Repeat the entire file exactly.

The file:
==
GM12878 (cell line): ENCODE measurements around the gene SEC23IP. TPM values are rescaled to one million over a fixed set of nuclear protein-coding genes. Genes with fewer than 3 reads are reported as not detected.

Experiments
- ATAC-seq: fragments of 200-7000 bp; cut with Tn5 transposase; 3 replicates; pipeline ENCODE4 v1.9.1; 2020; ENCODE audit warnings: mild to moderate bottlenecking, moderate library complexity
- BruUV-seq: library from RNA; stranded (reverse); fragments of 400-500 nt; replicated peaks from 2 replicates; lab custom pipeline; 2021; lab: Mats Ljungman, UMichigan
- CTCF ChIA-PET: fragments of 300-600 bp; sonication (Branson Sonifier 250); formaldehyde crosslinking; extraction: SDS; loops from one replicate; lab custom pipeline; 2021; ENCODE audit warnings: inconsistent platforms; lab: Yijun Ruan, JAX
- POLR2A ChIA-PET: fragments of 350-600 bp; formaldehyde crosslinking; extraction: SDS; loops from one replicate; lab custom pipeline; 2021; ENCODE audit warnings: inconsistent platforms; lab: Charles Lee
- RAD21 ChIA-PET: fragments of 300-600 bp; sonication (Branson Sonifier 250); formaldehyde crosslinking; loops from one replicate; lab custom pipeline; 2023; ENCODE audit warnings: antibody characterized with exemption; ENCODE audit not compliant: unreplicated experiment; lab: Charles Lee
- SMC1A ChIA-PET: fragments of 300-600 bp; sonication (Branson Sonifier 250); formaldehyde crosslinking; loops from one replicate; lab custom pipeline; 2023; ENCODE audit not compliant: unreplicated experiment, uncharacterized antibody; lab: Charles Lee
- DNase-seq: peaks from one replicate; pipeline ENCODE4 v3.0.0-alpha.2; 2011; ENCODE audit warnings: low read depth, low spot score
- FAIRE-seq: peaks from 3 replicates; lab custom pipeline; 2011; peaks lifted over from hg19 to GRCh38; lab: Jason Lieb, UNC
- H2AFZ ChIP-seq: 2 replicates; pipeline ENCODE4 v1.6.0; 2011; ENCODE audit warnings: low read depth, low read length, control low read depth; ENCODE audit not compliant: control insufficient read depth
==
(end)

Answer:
GM12878 (cell line): ENCODE measurements around the gene SEC23IP. TPM values are rescaled to one million over a fixed set of nuclear protein-coding genes. Genes with fewer than 3 reads are reported as not detected.

Experiments
- ATAC-seq: fragments of 200-7000 bp; cut with Tn5 transposase; 3 replicates; pipeline ENCODE4 v1.9.1; 2020; ENCODE audit warnings: mild to moderate bottlenecking, moderate library complexity
- BruUV-seq: library from RNA; stranded (reverse); fragments of 400-500 nt; replicated peaks from 2 replicates; lab custom pipeline; 2021; lab: Mats Ljungman, UMichigan
- CTCF ChIA-PET: fragments of 300-600 bp; sonication (Branson Sonifier 250); formaldehyde crosslinking; extraction: SDS; loops from one replicate; lab custom pipeline; 2021; ENCODE audit warnings: inconsistent platforms; lab: Yijun Ruan, JAX
- POLR2A ChIA-PET: fragments of 350-600 bp; formaldehyde crosslinking; extraction: SDS; loops from one replicate; lab custom pipeline; 2021; ENCODE audit warnings: inconsistent platforms; lab: Charles Lee
- RAD21 ChIA-PET: fragments of 300-600 bp; sonication (Branson Sonifier 250); formaldehyde crosslinking; loops from one replicate; lab custom pipeline; 2023; ENCODE audit warnings: antibody characterized with exemption; ENCODE audit not compliant: unreplicated experiment; lab: Charles Lee
- SMC1A ChIA-PET: fragments of 300-600 bp; sonication (Branson Sonifier 250); formaldehyde crosslinking; loops from one replicate; lab custom pipeline; 2023; ENCODE audit not compliant: unreplicated experiment, uncharacterized antibody; lab: Charles Lee
- DNase-seq: peaks from one replicate; pipeline ENCODE4 v3.0.0-alpha.2; 2011; ENCODE audit warnings: low read depth, low spot score
- FAIRE-seq: peaks from 3 replicates; lab custom pipeline; 2011; peaks lifted over from hg19 to GRCh38; lab: Jason Lieb, UNC
- H2AFZ ChIP-seq: 2 replicates; pipeline ENCODE4 v1.6.0; 2011; ENCODE audit warnings: low read depth, low read length, control low read depth; ENCODE audit not compliant: control insufficient read depth